Copyright © University of Cambridge. All rights reserved.

## 'Overlapping Circles' printed from http://nrich.maths.org/

We had solutions to this problem from pupils at The Bishops'
School and from Ruth who goes to Swanborne House School. Ruth sent
us a very detailed solution:

When you overlap two circles which are the same size, they make
a shape like a pointed oval. This is made up of two arcs which are
the same length and the same width. They look like a reflection of
each other along a line in the centre.

The bits left over are crescents.

When you overlap more than one circle of the same size, you can
make a pattern that looks like a daisy. This is made up of lots of
pairs of arcs. If you put in the centre lines of the pairs of arcs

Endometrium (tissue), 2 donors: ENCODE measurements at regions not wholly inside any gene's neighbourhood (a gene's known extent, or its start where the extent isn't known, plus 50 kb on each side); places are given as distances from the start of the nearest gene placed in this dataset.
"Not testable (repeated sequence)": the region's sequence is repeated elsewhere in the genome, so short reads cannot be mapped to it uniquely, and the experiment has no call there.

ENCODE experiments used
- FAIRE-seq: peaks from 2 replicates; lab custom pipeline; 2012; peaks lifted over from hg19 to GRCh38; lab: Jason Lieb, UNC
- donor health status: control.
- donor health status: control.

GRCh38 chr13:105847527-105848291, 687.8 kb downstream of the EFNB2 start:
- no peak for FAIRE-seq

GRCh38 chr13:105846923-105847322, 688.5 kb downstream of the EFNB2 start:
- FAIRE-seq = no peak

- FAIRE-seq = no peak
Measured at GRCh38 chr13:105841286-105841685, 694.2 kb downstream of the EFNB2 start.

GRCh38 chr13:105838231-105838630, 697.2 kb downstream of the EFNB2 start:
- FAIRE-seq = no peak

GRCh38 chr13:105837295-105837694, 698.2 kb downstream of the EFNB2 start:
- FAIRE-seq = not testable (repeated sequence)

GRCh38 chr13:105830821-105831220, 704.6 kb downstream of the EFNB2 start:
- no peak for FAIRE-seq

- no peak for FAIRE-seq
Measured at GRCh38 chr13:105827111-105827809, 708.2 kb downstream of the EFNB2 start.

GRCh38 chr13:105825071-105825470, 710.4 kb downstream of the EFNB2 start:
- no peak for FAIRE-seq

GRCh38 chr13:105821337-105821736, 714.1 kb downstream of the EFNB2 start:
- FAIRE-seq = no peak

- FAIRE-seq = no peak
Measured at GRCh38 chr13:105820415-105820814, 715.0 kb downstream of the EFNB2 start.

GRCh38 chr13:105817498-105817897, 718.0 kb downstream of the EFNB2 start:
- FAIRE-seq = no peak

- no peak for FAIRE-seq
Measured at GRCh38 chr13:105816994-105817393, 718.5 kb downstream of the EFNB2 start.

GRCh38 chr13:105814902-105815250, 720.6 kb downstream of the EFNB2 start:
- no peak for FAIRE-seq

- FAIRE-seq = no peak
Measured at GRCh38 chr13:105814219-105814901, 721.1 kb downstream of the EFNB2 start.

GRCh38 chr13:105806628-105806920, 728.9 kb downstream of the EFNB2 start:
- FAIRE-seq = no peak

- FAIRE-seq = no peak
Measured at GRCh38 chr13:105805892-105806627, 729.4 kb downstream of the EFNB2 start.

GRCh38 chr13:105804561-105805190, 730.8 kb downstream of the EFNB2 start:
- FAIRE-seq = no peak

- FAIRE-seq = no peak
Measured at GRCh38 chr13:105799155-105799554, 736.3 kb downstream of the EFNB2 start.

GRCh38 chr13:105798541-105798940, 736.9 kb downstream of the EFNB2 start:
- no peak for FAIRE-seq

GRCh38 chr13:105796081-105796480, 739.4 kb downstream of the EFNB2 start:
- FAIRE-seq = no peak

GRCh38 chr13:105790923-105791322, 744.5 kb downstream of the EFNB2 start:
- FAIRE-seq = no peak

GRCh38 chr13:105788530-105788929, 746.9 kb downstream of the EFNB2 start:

and also draw lines between the points of the arcs, you get a
number of triangles. We made equilateral triangles, which combined
to make a hexagon.

If you overlap two circles which are not the same size, you get
a lopsided pair of arcs which are the same length, but they are not
the same width. The smaller circle makes the deeper arc, because
the curve of the arc is tighter. The larger circle has a more
gently curving arc and this is therefore shallower.

Well done Ruth - you have investigated this very thoroughly.